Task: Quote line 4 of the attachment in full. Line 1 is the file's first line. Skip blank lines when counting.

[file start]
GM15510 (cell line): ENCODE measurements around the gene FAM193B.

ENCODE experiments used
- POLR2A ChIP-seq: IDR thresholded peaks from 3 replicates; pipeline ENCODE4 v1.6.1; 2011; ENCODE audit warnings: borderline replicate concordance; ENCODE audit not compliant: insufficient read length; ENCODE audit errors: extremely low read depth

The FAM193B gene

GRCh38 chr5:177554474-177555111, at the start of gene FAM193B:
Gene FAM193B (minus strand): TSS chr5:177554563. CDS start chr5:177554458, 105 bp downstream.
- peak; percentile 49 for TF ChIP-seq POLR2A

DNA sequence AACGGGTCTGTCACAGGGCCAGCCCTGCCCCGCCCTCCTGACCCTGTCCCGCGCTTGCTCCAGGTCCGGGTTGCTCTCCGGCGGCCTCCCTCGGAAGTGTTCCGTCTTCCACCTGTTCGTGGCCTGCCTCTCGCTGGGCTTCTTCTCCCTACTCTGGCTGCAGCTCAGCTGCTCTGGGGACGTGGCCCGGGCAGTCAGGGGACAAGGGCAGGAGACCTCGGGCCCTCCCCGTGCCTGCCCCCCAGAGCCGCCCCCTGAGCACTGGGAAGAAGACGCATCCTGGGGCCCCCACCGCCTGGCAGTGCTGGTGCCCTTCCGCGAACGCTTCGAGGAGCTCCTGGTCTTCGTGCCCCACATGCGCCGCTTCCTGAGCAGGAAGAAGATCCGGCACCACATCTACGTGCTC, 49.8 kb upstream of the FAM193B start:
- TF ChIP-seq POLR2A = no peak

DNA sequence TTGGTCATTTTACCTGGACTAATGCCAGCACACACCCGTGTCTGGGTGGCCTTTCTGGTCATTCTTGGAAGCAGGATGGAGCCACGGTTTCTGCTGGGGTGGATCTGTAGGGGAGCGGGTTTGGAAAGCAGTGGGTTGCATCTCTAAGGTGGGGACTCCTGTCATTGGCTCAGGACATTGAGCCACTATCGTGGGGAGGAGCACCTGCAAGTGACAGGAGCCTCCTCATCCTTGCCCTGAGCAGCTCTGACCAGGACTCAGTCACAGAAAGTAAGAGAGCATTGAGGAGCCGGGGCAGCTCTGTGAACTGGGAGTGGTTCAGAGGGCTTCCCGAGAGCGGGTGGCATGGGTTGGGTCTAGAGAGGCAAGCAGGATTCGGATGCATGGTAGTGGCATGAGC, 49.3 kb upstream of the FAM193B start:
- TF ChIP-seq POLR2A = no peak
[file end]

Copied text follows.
The FAM193B gene